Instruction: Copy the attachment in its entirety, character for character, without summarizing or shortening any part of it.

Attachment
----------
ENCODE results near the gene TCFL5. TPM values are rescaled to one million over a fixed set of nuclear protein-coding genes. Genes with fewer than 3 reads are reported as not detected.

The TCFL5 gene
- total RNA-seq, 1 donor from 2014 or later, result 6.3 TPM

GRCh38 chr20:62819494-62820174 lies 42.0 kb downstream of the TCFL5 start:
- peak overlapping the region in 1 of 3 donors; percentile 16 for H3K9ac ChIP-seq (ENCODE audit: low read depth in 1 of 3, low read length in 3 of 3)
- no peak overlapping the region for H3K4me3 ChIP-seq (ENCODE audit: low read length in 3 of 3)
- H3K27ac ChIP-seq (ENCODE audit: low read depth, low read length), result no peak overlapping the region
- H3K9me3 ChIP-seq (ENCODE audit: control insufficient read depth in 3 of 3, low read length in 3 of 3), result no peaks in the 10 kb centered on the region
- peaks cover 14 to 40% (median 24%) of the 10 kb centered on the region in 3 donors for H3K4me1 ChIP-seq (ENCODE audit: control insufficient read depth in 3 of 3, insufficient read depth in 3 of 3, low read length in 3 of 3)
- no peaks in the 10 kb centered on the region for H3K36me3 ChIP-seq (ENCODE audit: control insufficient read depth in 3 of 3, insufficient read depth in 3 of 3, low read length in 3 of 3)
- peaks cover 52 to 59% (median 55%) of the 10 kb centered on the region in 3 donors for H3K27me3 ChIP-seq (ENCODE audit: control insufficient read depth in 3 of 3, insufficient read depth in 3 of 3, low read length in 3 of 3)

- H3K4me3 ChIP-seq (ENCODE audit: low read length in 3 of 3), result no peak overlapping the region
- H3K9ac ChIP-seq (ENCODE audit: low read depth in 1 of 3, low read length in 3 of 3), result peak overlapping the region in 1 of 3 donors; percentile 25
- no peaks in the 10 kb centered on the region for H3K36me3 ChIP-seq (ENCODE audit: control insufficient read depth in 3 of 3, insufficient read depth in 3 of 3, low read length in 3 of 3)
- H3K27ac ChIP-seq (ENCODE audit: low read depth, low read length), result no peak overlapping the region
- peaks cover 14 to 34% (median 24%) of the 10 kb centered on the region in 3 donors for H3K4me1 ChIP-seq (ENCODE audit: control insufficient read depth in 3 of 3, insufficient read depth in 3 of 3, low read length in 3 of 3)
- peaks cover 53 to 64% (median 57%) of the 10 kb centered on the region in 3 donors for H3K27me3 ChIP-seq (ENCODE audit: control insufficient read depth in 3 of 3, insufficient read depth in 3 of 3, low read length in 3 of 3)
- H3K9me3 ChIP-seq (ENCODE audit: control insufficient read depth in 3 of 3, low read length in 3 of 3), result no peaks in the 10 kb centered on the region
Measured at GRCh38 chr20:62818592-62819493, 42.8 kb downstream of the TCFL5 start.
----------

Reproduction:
ENCODE results near the gene TCFL5. TPM values are rescaled to one million over a fixed set of nuclear protein-coding genes. Genes with fewer than 3 reads are reported as not detected.

The TCFL5 gene
- total RNA-seq, 1 donor from 2014 or later, result 6.3 TPM

GRCh38 chr20:62819494-62820174 lies 42.0 kb downstream of the TCFL5 start:
- peak overlapping the region in 1 of 3 donors; percentile 16 for H3K9ac ChIP-seq (ENCODE audit: low read depth in 1 of 3, low read length in 3 of 3)
- no peak overlapping the region for H3K4me3 ChIP-seq (ENCODE audit: low read length in 3 of 3)
- H3K27ac ChIP-seq (ENCODE audit: low read depth, low read length), result no peak overlapping the region
- H3K9me3 ChIP-seq (ENCODE audit: control insufficient read depth in 3 of 3, low read length in 3 of 3), result no peaks in the 10 kb centered on the region
- peaks cover 14 to 40% (median 24%) of the 10 kb centered on the region in 3 donors for H3K4me1 ChIP-seq (ENCODE audit: control insufficient read depth in 3 of 3, insufficient read depth in 3 of 3, low read length in 3 of 3)
- no peaks in the 10 kb centered on the region for H3K36me3 ChIP-seq (ENCODE audit: control insufficient read depth in 3 of 3, insufficient read depth in 3 of 3, low read length in 3 of 3)
- peaks cover 52 to 59% (median 55%) of the 10 kb centered on the region in 3 donors for H3K27me3 ChIP-seq (ENCODE audit: control insufficient read depth in 3 of 3, insufficient read depth in 3 of 3, low read length in 3 of 3)

- H3K4me3 ChIP-seq (ENCODE audit: low read length in 3 of 3), result no peak overlapping the region
- H3K9ac ChIP-seq (ENCODE audit: low read depth in 1 of 3, low read length in 3 of 3), result peak overlapping the region in 1 of 3 donors; percentile 25
- no peaks in the 10 kb centered on the region for H3K36me3 ChIP-seq (ENCODE audit: control insufficient read depth in 3 of 3, insufficient read depth in 3 of 3, low read length in 3 of 3)
- H3K27ac ChIP-seq (ENCODE audit: low read depth, low read length), result no peak overlapping the region
- peaks cover 14 to 34% (median 24%) of the 10 kb centered on the region in 3 donors for H3K4me1 ChIP-seq (ENCODE audit: control insufficient read depth in 3 of 3, insufficient read depth in 3 of 3, low read length in 3 of 3)
- peaks cover 53 to 64% (median 57%) of the 10 kb centered on the region in 3 donors for H3K27me3 ChIP-seq (ENCODE audit: control insufficient read depth in 3 of 3, insufficient read depth in 3 of 3, low read length in 3 of 3)
- H3K9me3 ChIP-seq (ENCODE audit: control insufficient read depth in 3 of 3, low read length in 3 of 3), result no peaks in the 10 kb centered on the region
Measured at GRCh38 chr20:62818592-62819493, 42.8 kb downstream of the TCFL5 start.